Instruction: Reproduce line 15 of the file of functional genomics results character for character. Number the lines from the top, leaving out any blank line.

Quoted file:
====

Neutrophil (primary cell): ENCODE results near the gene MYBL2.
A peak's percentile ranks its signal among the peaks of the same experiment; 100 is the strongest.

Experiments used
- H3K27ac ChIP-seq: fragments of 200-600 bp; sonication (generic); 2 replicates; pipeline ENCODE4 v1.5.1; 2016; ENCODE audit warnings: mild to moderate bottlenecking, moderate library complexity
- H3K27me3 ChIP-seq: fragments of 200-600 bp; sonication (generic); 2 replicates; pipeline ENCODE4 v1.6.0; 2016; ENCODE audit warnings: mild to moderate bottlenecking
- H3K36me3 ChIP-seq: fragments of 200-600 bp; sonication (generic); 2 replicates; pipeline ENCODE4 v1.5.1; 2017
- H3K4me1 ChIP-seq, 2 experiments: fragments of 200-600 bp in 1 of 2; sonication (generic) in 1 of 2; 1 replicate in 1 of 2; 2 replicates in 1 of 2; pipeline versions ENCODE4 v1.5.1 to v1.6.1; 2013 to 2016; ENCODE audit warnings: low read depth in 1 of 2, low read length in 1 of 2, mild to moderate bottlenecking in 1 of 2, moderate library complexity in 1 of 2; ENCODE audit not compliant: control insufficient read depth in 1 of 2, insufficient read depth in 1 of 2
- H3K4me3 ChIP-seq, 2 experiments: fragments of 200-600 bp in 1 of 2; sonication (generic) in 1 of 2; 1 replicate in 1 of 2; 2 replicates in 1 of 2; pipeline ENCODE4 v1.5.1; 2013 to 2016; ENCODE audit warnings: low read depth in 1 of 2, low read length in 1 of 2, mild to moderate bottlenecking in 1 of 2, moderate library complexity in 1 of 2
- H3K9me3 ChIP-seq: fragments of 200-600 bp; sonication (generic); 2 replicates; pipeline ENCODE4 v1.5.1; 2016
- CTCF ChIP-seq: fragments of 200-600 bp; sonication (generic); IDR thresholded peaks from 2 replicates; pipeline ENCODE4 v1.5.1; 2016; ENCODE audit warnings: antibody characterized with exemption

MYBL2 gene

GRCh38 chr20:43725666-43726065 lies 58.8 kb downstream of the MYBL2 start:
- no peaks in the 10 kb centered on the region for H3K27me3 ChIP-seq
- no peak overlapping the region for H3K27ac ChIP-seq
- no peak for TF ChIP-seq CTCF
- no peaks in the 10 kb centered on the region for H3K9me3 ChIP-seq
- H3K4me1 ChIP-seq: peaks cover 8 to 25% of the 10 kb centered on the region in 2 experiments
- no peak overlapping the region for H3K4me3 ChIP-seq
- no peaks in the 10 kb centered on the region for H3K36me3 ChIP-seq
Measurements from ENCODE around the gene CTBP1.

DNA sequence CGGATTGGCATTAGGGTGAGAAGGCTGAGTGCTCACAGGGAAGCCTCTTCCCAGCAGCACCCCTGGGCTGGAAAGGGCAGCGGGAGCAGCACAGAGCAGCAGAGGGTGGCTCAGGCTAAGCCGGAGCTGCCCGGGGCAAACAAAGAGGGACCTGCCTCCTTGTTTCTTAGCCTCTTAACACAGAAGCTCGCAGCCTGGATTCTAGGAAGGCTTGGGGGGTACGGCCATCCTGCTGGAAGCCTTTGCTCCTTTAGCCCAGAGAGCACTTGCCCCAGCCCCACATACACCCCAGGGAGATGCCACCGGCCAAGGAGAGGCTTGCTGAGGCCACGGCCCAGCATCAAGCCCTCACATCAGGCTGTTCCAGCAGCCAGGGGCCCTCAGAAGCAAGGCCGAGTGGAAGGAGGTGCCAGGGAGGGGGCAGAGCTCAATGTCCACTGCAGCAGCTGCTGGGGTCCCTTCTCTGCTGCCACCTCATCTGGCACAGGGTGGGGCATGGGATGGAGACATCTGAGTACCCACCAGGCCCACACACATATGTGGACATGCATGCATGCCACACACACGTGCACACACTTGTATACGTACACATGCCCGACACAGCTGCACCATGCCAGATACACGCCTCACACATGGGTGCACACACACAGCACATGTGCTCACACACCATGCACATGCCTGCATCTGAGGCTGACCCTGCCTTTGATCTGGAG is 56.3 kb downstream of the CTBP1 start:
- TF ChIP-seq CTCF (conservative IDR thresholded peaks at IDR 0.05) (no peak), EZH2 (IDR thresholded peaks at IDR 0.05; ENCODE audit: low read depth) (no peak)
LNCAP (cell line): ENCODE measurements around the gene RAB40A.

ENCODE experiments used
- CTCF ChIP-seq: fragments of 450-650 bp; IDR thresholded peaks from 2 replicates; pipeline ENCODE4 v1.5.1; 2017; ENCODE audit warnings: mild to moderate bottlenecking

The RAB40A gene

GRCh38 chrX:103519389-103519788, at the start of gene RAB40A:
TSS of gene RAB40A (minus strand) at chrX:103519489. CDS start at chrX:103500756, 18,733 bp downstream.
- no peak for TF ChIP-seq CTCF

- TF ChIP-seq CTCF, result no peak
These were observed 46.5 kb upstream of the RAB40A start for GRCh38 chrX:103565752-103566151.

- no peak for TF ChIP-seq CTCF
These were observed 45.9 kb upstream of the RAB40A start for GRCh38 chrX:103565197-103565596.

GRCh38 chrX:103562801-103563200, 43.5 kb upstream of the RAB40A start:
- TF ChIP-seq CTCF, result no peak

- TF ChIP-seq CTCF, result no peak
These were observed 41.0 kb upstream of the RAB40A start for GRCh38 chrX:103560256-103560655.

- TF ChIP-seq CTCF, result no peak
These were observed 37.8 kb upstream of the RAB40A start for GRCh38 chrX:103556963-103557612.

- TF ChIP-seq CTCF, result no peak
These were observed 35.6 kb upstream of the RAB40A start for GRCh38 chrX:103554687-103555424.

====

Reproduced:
- no peak for TF ChIP-seq CTCF